OK, I admit it; I’ve been covering Costco
As it turns out, I can probably be forgiven for forgetting, since there are only two Costco Home stores, located in Kirkland, Washington and Tempe, Arizona; both will close on July 3. This move will not result in any layoffs, nor will it have an impact on Costco’s operations or financial results. It says a lot about our troubled times, though.
Costco’s Jim Sinegal said, “The current economic slowdown and resulting weakness in the home furnishings business in particular have led us to conclude that the single-format Costco Home concept does not fit into our long-term expansion plans.” Shareholders should probably breathe a sigh of relief.
Now that the housing bubble has turned into a bust, it makes sense that the previously insatiable demand for home furnishings has slowed to a crawl. Home Depot
Costco’s move is not the first move like this in the retail landscape, and in my opinion, it certainly won’t be the last. For example, Tiffany
Many retail launches seemed like good ideas at the time, when consumers were euphorically spending based on credit and home prices were moving ever higher. Many of those bubble-era concepts should probably be abandoned; instead of demanding more of everything, consumers are focusing on wanting less. Frivolous concepts that don’t appeal to frugal consumers could be albatrosses.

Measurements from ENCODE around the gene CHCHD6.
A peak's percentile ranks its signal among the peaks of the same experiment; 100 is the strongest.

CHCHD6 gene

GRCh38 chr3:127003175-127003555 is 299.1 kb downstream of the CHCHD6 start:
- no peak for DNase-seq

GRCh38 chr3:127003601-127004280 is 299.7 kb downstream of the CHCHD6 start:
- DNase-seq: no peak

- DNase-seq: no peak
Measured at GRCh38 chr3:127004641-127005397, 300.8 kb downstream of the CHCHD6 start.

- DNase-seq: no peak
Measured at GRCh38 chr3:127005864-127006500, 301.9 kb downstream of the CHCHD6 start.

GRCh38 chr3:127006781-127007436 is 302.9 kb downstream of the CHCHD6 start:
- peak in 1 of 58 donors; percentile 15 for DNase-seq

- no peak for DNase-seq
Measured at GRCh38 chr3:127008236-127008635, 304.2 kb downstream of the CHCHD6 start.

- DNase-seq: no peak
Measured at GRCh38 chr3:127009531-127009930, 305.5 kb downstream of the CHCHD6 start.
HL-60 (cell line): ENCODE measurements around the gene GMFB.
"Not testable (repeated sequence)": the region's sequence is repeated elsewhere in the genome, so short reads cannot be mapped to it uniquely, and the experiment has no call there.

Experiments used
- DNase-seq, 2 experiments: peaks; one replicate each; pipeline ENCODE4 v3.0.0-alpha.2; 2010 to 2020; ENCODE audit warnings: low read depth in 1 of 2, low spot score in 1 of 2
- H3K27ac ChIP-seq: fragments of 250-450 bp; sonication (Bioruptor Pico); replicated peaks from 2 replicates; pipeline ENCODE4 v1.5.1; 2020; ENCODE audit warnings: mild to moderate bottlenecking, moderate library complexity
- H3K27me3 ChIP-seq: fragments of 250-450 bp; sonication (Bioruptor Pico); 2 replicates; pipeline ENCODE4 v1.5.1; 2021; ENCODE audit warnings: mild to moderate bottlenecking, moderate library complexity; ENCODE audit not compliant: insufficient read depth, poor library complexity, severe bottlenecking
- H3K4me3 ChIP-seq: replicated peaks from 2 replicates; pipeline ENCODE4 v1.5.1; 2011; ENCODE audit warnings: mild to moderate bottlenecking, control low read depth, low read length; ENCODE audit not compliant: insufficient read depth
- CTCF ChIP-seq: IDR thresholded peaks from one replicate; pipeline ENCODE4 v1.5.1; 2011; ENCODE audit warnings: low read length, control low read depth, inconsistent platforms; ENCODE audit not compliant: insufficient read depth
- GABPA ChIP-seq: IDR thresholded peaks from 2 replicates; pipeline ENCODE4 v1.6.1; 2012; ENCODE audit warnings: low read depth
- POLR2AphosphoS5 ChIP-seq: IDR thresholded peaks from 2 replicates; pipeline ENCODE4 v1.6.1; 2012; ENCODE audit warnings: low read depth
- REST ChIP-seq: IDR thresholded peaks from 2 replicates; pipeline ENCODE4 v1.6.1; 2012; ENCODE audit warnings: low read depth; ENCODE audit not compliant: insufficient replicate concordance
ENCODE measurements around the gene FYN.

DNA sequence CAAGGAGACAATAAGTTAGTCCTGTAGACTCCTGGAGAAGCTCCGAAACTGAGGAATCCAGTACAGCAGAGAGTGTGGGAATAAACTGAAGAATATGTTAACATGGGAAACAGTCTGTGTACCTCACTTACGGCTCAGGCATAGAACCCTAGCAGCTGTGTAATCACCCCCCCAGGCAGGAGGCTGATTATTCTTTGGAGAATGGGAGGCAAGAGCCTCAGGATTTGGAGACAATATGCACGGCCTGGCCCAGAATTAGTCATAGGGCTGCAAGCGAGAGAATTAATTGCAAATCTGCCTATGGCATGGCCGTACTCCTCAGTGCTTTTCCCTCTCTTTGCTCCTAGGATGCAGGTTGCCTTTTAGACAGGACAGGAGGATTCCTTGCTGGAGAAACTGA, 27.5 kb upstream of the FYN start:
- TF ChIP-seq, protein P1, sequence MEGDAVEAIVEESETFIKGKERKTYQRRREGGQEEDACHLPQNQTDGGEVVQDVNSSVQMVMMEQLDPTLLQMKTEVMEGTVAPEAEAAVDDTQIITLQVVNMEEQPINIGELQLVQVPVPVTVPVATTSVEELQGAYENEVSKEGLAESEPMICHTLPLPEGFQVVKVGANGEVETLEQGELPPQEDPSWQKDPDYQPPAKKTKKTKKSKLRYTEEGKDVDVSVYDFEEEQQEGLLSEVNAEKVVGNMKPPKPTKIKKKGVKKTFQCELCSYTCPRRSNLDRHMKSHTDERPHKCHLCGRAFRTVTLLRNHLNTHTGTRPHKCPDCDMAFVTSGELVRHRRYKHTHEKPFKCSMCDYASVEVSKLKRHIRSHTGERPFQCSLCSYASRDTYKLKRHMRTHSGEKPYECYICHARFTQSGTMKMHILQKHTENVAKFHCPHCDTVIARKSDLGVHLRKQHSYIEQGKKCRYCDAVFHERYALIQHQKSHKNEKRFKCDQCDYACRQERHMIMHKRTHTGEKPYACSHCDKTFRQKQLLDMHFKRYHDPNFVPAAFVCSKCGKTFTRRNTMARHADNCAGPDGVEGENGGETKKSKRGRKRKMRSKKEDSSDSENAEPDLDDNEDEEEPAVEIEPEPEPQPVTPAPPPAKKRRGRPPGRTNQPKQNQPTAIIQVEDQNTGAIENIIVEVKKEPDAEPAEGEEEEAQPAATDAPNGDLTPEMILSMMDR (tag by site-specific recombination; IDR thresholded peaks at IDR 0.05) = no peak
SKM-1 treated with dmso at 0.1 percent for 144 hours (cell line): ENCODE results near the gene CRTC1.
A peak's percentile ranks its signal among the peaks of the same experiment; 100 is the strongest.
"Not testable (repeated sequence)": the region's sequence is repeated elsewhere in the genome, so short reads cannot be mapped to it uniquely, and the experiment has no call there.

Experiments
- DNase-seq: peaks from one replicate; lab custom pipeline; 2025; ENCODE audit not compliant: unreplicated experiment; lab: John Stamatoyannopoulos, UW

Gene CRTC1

And of course, the ugly consumer climate puts a lot of weak retailers on death watch, too; the newly fiscally responsible consumer is killing retail. The retail landscape is going to look a whole lot less populated when all is said and done.
I still believe Costco is one of the strongest retailers around, given its core mission to provide reasonably priced goods to consumers on budgets. Sometimes a good run is better than a bad stand, and Costco is smart and pragmatic to ditch a separate home concept.